The earth shook a bit in October when the Shawnee Mission school board considered whether to veto a financing deal for Meadowbrook redevelopment in Prairie Village. At issue was whether the Shawnee Mission School District would put the kibosh on a popular financing tool known as tax increment financing.
Two months later, tremors are still being felt, as elected officials eye tighter school budgets and looming tax lids. Tax increment financing, or TIF, is being scrutinized as never before by the governmental bodies that stand to lose short-term revenue.
Shawnee Mission officials have been hard at work on a formal TIF policy. Overland Park has joined the conversation by adopting a new policy limiting, among other things, the amount of new tax revenue developers can use from a TIF to 90 percent. Johnson County commissioners also took a closer look at TIF and other special financing vehicles during an informational work session recently. The county has so far not elected to write its own policy.
Tax increment financing is a type of incentive that allows cities to help developers with some of their upfront costs as a way to convince them to locate in certain areas. A city offering the incentive sets the boundaries for a special taxing district. The future property value increases coming as a result of that development generate higher tax revenue that is temporarily dedicated to pay development costs. When the TIF term eventually expires, usually in about 20 years, local governments reap the benefits of the increased property values.
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The financing district uses only money that comes from increased values. The original property taxes owners would pay without any development still goes into school, city and county coffers.
But there’s a hitch. School districts and the county also lose out on the short-term property tax increases, and they have no say in the development plan or how the districts are set up. Their sole power comes from their ability to veto the plan. If that happens, the city must dissolve the TIF district and start over.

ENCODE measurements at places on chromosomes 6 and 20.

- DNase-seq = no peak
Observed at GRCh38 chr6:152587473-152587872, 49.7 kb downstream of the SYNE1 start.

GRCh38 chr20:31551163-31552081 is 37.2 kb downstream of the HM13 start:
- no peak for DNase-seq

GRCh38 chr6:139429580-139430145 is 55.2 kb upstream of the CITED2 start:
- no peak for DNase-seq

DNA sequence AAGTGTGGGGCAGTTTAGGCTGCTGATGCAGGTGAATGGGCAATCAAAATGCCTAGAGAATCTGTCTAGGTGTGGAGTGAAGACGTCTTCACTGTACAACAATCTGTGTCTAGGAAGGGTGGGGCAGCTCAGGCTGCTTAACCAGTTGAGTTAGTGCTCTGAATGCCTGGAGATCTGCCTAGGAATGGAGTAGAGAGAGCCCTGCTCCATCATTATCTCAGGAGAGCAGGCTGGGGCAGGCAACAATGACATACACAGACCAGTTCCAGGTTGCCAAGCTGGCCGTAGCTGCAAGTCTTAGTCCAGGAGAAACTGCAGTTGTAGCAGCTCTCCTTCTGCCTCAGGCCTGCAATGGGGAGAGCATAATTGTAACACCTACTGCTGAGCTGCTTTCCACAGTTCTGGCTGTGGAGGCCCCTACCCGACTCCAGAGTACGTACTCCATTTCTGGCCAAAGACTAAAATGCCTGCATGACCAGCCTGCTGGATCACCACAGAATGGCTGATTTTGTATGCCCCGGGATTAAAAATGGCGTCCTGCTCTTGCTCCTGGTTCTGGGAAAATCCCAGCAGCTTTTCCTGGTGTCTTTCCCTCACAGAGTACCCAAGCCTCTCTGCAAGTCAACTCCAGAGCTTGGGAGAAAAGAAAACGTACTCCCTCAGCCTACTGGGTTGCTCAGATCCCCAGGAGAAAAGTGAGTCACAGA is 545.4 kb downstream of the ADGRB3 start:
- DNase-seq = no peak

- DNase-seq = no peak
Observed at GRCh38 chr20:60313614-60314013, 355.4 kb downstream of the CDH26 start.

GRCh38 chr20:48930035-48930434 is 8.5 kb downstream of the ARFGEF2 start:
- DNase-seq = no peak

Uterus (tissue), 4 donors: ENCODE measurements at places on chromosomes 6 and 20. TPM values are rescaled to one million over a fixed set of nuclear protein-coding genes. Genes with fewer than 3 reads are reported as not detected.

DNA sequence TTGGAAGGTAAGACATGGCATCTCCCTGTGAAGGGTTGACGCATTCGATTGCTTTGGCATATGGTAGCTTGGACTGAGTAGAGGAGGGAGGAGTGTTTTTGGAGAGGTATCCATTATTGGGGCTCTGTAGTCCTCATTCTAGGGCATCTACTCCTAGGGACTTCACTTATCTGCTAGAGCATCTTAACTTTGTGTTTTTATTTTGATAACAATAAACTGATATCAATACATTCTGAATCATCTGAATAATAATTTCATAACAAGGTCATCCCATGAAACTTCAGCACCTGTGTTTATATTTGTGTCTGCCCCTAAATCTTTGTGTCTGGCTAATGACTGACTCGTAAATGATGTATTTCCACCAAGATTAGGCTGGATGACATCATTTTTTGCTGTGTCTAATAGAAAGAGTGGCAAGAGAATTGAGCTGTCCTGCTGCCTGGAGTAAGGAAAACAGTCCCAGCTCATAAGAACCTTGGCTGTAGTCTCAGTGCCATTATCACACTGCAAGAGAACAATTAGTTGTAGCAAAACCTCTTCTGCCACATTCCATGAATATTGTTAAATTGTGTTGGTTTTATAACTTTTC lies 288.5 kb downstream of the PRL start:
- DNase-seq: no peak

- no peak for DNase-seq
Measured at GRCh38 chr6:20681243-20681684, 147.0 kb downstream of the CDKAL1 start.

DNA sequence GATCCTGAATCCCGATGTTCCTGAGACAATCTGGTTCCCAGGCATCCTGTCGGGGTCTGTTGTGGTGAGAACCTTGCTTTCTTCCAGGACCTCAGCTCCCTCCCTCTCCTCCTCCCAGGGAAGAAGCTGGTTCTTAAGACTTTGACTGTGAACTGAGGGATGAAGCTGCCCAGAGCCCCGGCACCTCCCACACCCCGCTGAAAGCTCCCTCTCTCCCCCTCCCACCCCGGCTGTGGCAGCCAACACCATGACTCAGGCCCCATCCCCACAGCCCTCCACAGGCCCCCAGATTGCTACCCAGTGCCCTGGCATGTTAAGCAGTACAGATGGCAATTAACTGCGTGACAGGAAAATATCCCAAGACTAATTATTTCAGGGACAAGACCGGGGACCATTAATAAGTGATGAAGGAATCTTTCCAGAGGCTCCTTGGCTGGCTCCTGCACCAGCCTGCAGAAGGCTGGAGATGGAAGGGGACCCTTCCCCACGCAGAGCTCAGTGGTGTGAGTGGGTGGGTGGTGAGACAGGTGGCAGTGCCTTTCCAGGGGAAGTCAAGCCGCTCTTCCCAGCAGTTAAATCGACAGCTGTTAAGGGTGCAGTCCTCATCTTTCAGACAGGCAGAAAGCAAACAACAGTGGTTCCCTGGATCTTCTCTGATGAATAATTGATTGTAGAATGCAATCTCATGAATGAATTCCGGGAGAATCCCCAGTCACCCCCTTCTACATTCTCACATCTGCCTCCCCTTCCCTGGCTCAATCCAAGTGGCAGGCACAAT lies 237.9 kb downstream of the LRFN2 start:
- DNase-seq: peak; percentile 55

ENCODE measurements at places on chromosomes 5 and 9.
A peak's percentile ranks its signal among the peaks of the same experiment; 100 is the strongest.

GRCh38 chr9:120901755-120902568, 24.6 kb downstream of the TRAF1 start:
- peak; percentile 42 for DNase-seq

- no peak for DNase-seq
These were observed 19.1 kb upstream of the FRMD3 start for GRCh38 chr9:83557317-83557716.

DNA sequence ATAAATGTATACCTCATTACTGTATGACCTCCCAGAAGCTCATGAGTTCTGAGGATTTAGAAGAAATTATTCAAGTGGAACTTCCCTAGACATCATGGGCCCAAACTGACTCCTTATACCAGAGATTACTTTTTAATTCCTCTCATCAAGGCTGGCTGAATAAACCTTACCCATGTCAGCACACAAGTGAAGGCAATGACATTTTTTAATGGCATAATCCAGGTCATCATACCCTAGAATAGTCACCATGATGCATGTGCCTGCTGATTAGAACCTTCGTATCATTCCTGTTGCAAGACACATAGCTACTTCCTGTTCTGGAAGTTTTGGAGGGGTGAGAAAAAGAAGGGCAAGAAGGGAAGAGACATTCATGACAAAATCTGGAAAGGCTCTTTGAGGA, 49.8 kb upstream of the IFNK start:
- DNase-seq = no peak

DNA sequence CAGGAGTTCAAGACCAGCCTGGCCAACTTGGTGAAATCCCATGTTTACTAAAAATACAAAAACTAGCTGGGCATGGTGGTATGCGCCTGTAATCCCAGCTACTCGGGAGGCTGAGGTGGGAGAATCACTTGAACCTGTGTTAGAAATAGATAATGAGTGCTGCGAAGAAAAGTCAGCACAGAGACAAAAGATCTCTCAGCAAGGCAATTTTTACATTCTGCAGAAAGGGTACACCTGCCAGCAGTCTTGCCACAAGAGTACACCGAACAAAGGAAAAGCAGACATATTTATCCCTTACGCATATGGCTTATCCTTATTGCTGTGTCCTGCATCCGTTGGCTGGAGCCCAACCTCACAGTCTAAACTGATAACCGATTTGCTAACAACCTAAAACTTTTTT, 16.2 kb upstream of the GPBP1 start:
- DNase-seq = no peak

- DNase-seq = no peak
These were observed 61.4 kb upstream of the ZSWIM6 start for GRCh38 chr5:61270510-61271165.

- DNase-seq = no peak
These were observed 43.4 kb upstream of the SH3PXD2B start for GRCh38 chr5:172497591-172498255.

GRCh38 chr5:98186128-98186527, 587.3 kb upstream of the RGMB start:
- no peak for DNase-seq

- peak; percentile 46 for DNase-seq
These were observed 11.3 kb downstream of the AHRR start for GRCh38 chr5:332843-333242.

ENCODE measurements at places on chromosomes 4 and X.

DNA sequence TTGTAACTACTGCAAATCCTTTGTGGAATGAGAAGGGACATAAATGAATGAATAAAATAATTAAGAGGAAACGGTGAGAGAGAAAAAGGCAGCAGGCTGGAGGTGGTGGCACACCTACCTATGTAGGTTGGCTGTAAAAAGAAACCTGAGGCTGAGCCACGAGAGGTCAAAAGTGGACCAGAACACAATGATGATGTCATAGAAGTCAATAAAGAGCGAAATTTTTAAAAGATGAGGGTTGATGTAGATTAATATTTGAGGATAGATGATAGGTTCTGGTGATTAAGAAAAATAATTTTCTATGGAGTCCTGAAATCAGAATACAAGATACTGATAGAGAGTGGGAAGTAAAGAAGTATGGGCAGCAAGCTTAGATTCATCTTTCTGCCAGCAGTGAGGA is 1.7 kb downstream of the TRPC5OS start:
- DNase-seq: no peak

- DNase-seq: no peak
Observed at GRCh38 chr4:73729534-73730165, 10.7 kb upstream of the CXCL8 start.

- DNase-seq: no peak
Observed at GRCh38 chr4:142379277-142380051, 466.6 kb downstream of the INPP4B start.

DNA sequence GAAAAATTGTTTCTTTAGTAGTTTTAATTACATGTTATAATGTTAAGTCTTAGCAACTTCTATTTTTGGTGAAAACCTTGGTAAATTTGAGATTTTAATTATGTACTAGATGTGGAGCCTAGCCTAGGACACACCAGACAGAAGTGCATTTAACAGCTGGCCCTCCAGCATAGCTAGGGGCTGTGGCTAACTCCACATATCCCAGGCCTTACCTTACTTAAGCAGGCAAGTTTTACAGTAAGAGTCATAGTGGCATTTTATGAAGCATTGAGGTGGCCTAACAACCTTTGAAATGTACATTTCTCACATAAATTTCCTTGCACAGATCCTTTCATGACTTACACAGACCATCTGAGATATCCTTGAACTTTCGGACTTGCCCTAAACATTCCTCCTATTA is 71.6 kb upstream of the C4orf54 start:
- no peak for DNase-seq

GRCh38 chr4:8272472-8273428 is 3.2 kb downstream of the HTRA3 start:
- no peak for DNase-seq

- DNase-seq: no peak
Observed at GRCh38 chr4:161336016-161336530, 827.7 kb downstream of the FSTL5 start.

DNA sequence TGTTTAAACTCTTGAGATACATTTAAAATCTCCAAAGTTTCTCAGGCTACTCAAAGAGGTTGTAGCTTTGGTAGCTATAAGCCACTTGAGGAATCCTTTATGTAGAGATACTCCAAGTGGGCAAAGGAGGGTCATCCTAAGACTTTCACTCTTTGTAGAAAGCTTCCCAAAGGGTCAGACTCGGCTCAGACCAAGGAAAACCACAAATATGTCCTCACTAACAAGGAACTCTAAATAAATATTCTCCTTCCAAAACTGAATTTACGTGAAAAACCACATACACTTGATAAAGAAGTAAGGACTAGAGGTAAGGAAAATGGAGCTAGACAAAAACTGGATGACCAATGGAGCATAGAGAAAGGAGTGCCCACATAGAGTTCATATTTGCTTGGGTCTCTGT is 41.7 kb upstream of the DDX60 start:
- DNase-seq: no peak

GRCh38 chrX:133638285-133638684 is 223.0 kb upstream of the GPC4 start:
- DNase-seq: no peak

It’s that arrangement that put the Shawnee Mission district in the somewhat ticklish position this fall on Meadowbrook. Board members had to decide either to give up property tax revenue that could have helped pay the costs of added students that might come from the development or go down as the entity that killed a popular proposal for a new county park.
There are 34 TIF districts in Johnson County, according to a study by Gilmore & Bell, a law firm specializing in public finance. Many of those lie in cities in the Shawnee Mission district, although a few are in Olathe and De Soto districts. The Blue Valley School District, where development is newer, has not had a TIF.
“By and large, the TIF industry, if that’s what you want to call it, is in the Shawnee Mission School District,” said Deputy Superintendent Ken Southwick at a recent media roundtable.
“We’ve been inundated with potential TIF projects,” Southwick said, adding that the number comes to some $3 billion worth of financing breaks for developers. That number includes all the tax incentives being considered, but all of those projects may not necessarily pan out, he said.
The potential loss of those revenue increases is felt particularly hard in the part of the budget the district uses for capital expenses — the desks, classroom space and equipment needed to teach the additional children coming to the district in part because of all that development.
Shawnee Mission doesn’t want to hogtie development efforts, Southwick said. “What we do want is to be able to maintain our infrastructure.”